Plot Against Harry, the
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Nominated for 6 Independent Spirit Awards including Best Picture, THE PLOT AGAINST HARRY is the eccentric cult comedy classic that was presumed lost for twenty years until it resurfaced to triumphant festival screenings and rave reviews. With its retro go-go boots and long black Cadillacs, this "astounding and often hilarious spectacle of the late 1960s" (The Nation) was wildly praised by Roger Ebert as "a wonderful oddball comedy...Two enthusiastic thumbs up!...I loved it from beginning to end!" Written and directed with a snap-crackling wit by Michael Roemer (Nothing But A Man), THE PLOT AGAINST HARRY plays like a brilliant cross between a poignantly realistic John Cassavetes film and a prime-era Woody Allen comedy. The film follows the uproarious rise-and-fall of Harry Plotnik (Martin Priest), a once-notorious Jewish gangster who finds his numbers racket slipping away after his release from prison. Under pressure from well-meaning relatives, Harry makes an erratic effort to go straight, triggering a series of humiliations and petty disasters. Unable to fit into either the criminal or civilian worlds, Harry becomes uniquely and irresolutely heroic--a modest, modern-day Job fated to be the butt of an endless stream of small-time cosmic jokes. DVD Features: Special "Making Of" Featurette with Director Michael Roemer and Cinematographer/Co-Producer Robert Young; Filmmaker Biographies; Interactive Menus; Scene Selection
An early delight of American independent cinema (before there was American independent cinema, really), The Plot Against Harry is proof that failure is not necessarily the final word. Shot independently in 1969 by the collaborators of Nothing But a Man, writer-director Michael Roemer and photographer/co-producer Robert Young, Harry couldn't find a distributor and was quickly forgotten. In 1989, Roemer took another look at the movie, submitted it to a couple of film festivals, and suddenly found critical acclaim and a respectable release.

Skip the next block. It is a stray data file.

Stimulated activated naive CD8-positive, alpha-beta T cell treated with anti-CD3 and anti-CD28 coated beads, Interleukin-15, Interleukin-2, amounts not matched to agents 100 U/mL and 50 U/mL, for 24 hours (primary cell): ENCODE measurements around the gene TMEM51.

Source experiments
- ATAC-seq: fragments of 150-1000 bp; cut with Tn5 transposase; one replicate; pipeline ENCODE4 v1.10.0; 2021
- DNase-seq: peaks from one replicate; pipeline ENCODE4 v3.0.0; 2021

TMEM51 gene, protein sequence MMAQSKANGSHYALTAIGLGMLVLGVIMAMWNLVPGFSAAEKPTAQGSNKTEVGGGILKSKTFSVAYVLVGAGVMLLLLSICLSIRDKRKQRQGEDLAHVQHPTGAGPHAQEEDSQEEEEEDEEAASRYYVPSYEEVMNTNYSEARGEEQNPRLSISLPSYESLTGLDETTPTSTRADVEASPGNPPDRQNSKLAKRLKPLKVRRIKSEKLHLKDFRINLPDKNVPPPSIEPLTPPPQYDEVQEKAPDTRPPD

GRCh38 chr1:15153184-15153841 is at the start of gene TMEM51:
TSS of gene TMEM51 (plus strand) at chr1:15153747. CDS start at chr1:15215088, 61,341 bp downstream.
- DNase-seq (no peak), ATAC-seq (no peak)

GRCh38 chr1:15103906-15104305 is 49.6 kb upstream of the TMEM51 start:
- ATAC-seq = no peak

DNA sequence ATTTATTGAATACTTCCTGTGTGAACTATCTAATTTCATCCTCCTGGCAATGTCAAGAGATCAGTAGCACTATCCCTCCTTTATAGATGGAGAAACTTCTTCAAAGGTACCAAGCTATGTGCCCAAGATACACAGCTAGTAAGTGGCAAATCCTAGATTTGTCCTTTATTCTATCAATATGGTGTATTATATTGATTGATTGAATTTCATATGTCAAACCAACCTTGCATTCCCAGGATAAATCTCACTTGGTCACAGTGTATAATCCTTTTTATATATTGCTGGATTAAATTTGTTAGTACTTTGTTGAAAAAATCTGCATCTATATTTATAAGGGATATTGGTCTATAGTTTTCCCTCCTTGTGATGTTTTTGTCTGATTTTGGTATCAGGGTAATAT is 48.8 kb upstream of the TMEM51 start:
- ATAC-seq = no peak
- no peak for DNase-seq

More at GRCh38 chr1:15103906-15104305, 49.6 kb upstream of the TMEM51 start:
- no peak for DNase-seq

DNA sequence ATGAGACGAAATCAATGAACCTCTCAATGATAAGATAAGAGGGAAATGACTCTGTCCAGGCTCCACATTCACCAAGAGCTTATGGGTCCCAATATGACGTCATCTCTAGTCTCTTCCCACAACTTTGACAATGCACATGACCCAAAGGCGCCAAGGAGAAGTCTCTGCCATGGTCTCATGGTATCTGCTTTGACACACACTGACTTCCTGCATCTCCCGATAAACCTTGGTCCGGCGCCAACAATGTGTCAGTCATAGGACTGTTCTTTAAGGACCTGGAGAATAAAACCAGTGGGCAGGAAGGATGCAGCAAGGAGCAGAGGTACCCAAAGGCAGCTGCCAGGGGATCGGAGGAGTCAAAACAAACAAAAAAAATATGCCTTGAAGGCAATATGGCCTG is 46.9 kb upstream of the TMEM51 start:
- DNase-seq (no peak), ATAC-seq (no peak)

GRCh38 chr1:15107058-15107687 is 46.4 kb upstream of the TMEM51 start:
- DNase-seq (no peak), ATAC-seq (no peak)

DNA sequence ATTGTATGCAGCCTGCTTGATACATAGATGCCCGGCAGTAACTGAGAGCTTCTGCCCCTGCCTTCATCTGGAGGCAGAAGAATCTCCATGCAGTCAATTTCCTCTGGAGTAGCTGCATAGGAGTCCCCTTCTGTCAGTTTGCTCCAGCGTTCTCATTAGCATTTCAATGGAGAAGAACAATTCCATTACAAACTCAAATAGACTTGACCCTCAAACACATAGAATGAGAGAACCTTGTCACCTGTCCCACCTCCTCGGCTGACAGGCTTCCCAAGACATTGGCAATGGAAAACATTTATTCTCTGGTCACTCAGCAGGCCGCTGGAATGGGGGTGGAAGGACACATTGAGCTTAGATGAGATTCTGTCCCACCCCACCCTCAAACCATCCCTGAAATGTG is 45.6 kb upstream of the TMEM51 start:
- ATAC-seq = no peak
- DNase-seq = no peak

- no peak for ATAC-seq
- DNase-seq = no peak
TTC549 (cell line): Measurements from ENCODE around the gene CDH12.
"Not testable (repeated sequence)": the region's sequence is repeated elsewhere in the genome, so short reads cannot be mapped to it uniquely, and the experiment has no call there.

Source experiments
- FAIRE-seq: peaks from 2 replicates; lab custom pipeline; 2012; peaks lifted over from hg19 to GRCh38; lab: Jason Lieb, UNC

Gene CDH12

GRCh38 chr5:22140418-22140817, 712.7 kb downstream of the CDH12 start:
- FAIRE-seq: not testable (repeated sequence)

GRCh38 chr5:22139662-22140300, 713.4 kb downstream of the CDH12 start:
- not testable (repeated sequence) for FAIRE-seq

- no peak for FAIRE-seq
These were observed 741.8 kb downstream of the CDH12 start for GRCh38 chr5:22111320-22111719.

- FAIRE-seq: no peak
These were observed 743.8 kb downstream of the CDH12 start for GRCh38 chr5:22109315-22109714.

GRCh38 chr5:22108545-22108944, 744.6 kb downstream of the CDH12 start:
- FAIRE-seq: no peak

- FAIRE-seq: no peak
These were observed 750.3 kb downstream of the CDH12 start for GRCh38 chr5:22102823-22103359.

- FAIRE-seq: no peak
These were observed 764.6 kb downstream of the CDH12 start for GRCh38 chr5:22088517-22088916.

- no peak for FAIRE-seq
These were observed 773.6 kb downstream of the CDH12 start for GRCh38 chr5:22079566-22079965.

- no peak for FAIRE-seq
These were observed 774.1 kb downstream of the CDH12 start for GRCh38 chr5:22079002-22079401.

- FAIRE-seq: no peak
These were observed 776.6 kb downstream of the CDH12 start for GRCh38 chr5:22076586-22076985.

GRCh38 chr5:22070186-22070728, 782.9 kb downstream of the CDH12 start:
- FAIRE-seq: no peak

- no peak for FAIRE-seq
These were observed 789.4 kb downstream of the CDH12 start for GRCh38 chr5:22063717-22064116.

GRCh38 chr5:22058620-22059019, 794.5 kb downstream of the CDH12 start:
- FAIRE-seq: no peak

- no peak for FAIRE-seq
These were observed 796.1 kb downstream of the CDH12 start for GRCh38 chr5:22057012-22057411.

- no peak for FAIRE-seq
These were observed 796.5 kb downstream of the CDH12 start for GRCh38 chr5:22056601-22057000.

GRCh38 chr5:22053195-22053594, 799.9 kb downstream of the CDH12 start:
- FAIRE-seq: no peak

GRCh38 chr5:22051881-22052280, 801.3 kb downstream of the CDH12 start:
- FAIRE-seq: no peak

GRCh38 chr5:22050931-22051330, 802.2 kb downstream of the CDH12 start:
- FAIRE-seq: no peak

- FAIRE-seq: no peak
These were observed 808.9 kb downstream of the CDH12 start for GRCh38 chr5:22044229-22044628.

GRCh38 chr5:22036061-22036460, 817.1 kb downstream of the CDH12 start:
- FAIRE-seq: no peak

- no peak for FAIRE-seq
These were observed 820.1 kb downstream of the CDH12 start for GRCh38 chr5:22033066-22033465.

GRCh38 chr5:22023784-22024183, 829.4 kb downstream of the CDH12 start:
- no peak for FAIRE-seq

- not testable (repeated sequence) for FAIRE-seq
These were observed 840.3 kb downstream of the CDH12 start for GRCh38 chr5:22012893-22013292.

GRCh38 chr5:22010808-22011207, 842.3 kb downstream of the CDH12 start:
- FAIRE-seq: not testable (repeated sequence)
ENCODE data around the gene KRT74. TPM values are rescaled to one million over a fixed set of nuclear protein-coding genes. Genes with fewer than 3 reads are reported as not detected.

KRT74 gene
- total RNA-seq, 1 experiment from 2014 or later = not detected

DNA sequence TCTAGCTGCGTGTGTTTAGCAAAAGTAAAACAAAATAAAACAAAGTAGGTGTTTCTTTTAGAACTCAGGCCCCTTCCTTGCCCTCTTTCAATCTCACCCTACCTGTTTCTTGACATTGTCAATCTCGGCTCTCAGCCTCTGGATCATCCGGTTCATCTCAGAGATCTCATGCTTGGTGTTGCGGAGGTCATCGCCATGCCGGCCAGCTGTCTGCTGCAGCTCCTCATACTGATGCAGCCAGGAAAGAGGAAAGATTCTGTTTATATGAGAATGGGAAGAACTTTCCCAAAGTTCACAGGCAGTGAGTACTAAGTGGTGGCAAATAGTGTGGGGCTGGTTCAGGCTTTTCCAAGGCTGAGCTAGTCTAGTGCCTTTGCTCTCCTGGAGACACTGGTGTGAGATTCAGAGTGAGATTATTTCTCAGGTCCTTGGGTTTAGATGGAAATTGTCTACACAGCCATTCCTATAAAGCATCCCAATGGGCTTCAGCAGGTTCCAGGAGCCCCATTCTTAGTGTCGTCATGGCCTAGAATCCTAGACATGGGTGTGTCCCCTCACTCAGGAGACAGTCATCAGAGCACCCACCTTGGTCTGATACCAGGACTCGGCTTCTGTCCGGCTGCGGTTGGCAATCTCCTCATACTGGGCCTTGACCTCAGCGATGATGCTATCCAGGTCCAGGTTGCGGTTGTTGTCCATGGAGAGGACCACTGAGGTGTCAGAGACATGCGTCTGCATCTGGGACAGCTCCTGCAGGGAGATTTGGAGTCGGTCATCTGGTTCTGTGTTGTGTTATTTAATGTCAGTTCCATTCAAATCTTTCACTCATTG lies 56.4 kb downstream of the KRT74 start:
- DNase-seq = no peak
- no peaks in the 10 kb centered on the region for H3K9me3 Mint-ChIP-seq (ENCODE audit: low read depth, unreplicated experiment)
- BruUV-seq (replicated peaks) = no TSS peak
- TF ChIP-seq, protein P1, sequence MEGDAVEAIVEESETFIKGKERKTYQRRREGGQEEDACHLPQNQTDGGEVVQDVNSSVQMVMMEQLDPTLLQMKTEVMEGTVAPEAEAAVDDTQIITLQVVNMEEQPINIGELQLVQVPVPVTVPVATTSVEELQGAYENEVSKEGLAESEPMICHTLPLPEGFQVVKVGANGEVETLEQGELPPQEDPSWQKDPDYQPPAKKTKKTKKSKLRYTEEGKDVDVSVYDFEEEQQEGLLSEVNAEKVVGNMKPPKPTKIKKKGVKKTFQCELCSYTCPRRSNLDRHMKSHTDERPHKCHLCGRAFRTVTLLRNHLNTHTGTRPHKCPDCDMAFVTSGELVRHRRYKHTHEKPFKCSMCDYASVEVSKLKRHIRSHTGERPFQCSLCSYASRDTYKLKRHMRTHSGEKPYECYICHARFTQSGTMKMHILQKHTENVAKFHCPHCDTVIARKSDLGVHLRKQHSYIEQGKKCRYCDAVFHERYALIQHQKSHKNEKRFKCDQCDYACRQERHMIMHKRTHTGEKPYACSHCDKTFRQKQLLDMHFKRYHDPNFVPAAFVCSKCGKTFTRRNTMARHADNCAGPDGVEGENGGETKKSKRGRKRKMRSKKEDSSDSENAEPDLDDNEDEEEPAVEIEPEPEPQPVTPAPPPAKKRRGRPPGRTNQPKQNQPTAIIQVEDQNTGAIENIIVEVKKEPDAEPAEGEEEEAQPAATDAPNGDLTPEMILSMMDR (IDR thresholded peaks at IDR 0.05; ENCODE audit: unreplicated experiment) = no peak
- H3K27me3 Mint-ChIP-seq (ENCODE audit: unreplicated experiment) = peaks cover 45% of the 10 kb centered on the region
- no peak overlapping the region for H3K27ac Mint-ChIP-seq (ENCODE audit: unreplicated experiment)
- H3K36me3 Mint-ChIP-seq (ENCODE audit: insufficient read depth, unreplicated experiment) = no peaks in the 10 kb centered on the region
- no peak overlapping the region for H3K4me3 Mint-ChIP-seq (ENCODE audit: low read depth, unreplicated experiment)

In retrospect, it now looks like a cinematic cousin to Philip Roth's Goodbye-Columbus, with its middle-class Jewish milieu and observant humor. Harry (Martin Priest) is a mid-level mobster whose racket has weakened during his stint in prison. Newly out, he tries to piece together the business, or possibly go straight, meanwhile reconnecting with his ex-wife and the two daughters he barely knew. Nothing seems to work--it's almost as though there's a plot against him.
As a curio, Harry is choice. It's easy to see how the movie had trouble in 1969, however; the style suggests an in-the-streets documentary, rather than a culture comedy. (An opening sequence in the jailhouse looks like the beginning of a grim prison exposé.) This bizarre approach actually gives the movie much of its appeal today, however, as does the relentless eccentricity of the supporting cast, many of them non-professionals; Harry's henchman Ben Lang should've had a wonderful career as a good-natured goombah. --Robert Horton
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The film begins as Harry is being released from prison after a nine-month stay. His chauffeur immediately tells him some of his numbers runners have jumped ship and his gambling flotilla is in danger of sinking. They pick up a couple of his lieutenants who speak Spanish (which Harry doesn't understand) and they more or less ignore him. Harry quickly learns that they and his other runners think of him as washed up. Meanwhile he runs into a couple of his ex-wives and discovers that he has grandchildren. Now a rather unusual mid-life crisis ensues for Harry. He wants to give up the rackets and become an upstanding member of the community, to attend weddings and bar mitzvahs. Just how difficult that is and what transpires form the comedic story of the film.
Director Michael Roemer who also wrote the script uses authentic New York/New Jersey lifestyle details from the sixties (contemporary to him and therefore without the strained or flashy, obtrusive effect we often encounter in period piece movies) to spin his tale. There is a documentary feel to the film overlaid with light-hearted irony. The camera work is amateurish at times and the abrupt cuts lend a kind of jumpy, somehow authentic feel to the story. This can be seen as a satire of gangster films with the warm-hearted and gentle Harry as a kind of anti-Al Capone.
Bottom line: wryly original.